Have you ever wondered…
Do I need to write a spec pilot for my pitch meeting?
On today’s Readers’ Mail, we answer this quandary with Jean-Luc’s e-mail:
I was wondering if you could clarify whether a pilot script is needed when pitching a one hour TV drama. I have heard and been told that I definitely need a pilot script AND I have been told that I just need a detailed outline and descriptions of the world, characters, season arc of the TV concept/idea. If the show is picked up the writing for each episode would be done later. I am interested in knowing which route I should take…TV pitch with treatment and pilot outline or treatment/outline and pilot script.
I’m more interested in having the TV show created and consulting (or selling the idea/concept) rather than writing for the series.
You’re asking a lot of great questions about pitching, which could also be phrased another way:
Where is the line between doing work on spec, and getting paid for it?
With rare exceptions, spec scripts are primarily meant to be samples of your work, not sellable commodities.
Keeping that in mind, let’s ask a few more questions:
– Who are you meeting with? (prodcos, studios, networks)
– What is the meeting: a pitch meeting or more a general?
– Why are you getting a meeting with them?
Assuming it is indeed a pitch meeting with, say, a prodco, then they called you in because either:
a) they want to hear you pitch something they know you’re doing/they’re already interested in; or
b) they liked you/other things you’ve done and want to hear fresh ideas.
Is a pilot script needed for pitch meetings?
If you already have one, then that’s that. Maybe they’ve read the spec to said pitched show, and called you in for that. The pitch will then revolve around the vision you’re bringing and future of that world. They’re already interested in the project. It’s now a question of being invested in your version of it.
If you have NOT written your pilot, and are getting pitch meetings for new stuff, then I would not advise you to write a fully-fledged pilot on spec (unless you plan to use it as a sample regardless).
The reason is simple: why would you be doing all this work for free? If the company is that invested in the pitch, then they’ll pay you to go to the next step.
On top of that, there’s probably (hopefully) going to be some back-and-forth between you and the people in the room. It may change your approach to the pilot.
That doesn’t mean you should pitch out of nothing.
Knowing your pilot and world inside-out is an absolute must.
When it comes to content, everyone has their own pitch best practices. You can check some of my “Profiles of Television” interview series with TV writers and development executives to hear how they do it, and what they prefer.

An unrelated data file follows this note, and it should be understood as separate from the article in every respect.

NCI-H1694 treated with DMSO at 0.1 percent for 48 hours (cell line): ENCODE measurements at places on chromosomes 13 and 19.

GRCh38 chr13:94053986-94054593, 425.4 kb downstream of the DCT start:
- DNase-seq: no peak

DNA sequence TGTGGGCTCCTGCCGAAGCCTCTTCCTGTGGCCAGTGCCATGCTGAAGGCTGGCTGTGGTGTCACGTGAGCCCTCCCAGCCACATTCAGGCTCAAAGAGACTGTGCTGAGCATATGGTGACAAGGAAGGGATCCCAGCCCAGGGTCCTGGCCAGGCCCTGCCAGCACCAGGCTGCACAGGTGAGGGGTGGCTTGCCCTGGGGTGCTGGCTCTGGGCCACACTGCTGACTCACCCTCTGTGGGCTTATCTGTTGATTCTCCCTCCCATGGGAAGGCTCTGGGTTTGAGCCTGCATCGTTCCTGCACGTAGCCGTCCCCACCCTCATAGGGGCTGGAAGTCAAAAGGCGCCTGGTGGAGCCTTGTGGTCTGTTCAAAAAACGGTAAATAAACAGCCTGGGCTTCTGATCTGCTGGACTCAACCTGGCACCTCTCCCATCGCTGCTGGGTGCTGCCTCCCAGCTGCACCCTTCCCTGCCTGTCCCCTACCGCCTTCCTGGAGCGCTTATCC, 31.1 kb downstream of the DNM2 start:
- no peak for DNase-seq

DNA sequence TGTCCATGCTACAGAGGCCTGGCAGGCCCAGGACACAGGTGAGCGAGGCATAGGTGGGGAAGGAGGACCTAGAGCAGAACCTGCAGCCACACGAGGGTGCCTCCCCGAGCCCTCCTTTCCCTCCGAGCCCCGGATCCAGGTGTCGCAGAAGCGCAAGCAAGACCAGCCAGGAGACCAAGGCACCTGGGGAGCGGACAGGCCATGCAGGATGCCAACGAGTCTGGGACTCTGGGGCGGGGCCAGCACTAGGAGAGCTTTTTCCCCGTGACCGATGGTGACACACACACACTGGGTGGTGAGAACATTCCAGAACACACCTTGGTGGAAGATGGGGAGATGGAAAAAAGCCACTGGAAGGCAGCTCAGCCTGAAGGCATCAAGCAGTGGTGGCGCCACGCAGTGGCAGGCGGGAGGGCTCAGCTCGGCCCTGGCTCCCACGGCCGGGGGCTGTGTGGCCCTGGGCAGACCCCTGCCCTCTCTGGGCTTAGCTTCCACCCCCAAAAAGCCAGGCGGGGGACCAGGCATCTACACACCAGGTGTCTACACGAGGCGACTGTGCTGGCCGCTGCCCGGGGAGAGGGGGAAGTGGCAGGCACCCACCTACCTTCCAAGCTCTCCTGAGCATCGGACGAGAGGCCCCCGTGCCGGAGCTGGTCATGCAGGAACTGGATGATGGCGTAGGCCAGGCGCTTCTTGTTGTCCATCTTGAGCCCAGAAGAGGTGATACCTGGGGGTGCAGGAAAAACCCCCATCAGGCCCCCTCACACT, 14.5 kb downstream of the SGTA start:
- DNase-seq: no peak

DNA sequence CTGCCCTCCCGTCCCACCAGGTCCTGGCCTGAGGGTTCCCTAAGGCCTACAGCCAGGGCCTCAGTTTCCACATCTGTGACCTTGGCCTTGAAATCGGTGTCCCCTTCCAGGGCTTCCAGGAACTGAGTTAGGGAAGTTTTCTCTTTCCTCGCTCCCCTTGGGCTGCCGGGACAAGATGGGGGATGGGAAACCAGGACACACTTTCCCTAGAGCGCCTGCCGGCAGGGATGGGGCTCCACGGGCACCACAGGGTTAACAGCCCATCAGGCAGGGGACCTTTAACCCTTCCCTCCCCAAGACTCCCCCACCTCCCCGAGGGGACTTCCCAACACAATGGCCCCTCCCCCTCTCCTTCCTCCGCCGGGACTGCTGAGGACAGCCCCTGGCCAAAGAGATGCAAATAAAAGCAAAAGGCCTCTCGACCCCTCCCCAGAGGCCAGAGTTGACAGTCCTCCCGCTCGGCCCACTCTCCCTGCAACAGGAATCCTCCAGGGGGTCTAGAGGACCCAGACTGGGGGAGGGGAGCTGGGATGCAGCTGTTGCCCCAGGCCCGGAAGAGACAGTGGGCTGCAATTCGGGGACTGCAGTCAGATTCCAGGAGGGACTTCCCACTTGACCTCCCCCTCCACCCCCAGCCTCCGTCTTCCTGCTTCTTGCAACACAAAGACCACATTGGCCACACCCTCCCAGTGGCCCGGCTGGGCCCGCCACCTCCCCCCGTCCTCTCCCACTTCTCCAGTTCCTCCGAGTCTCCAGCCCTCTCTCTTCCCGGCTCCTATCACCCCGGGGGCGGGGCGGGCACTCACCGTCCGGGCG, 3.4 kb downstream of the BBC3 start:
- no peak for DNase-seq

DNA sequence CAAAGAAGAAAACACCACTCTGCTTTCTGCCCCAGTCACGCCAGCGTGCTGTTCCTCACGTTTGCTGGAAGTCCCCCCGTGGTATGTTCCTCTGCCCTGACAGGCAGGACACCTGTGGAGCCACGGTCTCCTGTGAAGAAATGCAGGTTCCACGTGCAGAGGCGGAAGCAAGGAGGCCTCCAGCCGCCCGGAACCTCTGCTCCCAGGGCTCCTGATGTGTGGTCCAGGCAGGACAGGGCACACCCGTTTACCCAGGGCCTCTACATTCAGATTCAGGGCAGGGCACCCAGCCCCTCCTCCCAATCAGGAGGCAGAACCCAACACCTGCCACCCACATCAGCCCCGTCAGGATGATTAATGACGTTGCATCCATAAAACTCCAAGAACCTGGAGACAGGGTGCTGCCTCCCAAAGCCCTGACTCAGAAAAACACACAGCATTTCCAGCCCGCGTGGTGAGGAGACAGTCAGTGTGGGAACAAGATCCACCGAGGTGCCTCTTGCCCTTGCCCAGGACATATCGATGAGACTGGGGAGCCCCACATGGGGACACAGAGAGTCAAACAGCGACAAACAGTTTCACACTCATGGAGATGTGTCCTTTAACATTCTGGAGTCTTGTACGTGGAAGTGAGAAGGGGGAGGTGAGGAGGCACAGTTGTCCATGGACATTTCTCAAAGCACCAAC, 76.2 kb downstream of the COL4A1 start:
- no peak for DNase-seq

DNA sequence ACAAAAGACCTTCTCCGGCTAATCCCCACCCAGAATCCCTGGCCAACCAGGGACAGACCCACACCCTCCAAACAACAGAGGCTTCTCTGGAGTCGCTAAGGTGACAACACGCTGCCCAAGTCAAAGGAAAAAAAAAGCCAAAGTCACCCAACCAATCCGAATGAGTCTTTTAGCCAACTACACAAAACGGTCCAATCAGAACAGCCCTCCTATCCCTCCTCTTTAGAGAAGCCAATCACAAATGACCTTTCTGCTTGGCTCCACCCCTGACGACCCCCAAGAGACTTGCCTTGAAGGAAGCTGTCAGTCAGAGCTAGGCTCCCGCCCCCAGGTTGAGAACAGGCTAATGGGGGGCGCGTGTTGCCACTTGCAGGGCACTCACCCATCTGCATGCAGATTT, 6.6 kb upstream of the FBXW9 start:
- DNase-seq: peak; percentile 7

I’ve personally sat on convoluted pitches involving cardboard maps of worlds and season storylines. Those are intricate “Game of Thrones-esque” pitches, and definitely not the norm, but they work when needed.
Ultimately, your job is to convey your show, your story, and your world. And it all starts with the pilot.
That means that, in your pitch, you’ll probably tell what goes on in the first episode. You should know for (at least) yourself the detailed outline. Past that, description of the world/characters/broad season arc(s) are also expected. “Leave-behinds” can be good too, but they shouldn’t be more than a few pages (at most).
Again, the level of details needed is on a case-by-case basis. The person you’re pitching to should know what they’re buying into, and be intrigued about its potential.
Now about your other question —
Consulting for a TV show
I’m guessing you’re not referring to being a technical consultant (e.g. doctor on a medical show), but rather a creative consultant.
With features, you could, maybe (and extremely rarely), sell some kind of concept/draft and walk away. Not so with TV.
It all boils down to this: television writing isn’t about ideas, it’s about executions. Writers are hired because they are either idea machines and/or great at running with ideas, not because of just “one cool thing”. And that’s not even mentioning how difficult it is to sell anything TV-related to begin with.
Where do creative consultants come from? Well, they’re already known quantities. For example, a famed crime author could partner with a screenwriter to sell an adaptation of a novel series. In that case, the author may become a creative consultant (if not more). They could also be a known producer or writing EP. If J.J. Abrams sneezes something, you can bet everyone will bid on it.
If you (who’s reading this) have a question you’d like an answer to, feel free to contact me about it.